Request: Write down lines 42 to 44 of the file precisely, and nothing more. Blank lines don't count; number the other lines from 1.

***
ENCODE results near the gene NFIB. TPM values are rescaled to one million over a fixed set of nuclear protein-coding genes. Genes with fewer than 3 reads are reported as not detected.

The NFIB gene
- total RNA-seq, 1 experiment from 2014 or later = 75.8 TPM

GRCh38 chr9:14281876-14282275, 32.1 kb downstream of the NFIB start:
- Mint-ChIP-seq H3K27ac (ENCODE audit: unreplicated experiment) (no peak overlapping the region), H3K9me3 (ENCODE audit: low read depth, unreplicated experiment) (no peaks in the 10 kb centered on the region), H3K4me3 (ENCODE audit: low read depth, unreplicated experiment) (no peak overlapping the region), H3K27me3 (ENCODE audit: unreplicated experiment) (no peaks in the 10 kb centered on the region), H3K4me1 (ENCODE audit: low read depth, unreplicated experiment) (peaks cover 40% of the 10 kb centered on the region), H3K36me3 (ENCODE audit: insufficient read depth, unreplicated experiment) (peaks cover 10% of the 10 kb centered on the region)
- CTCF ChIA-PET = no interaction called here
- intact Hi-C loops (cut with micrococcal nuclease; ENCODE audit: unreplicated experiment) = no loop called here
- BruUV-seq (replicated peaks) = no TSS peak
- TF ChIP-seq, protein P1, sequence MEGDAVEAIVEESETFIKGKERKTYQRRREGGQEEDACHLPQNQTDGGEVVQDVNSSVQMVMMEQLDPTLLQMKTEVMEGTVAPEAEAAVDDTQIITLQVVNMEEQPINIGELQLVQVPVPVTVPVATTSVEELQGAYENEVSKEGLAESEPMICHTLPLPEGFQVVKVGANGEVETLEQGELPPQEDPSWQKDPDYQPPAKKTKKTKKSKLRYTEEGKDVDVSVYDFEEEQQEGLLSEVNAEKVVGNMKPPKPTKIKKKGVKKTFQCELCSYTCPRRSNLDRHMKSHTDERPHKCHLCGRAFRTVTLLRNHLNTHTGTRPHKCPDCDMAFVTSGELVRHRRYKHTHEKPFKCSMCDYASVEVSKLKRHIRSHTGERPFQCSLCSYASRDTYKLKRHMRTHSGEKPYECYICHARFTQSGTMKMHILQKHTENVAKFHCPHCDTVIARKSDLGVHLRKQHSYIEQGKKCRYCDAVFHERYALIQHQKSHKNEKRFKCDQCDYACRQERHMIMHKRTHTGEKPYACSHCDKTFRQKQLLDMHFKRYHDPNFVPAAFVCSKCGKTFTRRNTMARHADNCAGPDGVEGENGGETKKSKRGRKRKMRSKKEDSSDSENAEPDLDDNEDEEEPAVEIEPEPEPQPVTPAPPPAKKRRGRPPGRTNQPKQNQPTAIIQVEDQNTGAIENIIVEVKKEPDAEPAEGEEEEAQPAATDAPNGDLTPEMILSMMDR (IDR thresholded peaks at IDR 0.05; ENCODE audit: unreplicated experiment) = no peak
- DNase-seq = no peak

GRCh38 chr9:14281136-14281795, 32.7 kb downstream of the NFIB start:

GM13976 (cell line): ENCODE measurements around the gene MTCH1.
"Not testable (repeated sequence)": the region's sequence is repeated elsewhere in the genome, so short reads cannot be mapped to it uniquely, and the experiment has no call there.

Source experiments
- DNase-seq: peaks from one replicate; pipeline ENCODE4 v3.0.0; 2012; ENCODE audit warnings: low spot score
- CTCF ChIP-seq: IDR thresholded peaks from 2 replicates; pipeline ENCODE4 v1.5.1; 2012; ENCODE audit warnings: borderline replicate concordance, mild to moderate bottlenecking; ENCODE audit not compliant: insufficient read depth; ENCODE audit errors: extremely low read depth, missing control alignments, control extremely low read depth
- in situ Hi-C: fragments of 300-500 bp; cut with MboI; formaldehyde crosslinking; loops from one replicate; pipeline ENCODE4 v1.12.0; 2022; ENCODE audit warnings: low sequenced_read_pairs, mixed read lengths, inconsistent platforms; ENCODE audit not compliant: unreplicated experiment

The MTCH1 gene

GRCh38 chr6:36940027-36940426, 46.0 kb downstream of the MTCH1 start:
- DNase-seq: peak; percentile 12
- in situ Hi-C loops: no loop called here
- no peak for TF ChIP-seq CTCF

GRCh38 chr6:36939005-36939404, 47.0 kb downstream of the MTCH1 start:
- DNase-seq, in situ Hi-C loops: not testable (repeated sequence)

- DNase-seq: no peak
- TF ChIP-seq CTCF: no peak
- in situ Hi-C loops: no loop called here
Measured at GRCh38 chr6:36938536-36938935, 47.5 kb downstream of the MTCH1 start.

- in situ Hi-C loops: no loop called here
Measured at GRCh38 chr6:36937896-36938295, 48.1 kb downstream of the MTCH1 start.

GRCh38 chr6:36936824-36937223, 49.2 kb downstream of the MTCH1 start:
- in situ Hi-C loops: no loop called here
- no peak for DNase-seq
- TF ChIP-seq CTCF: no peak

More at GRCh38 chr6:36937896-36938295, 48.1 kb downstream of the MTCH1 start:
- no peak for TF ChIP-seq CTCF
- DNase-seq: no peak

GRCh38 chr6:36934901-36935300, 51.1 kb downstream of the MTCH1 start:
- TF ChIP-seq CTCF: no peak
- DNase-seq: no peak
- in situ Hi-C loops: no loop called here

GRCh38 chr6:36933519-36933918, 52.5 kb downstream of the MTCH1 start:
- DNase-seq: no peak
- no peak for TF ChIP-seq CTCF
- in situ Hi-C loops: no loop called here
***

GRCh38 chr6:36933519-36933918, 52.5 kb downstream of the MTCH1 start:
- DNase-seq: no peak
- no peak for TF ChIP-seq CTCF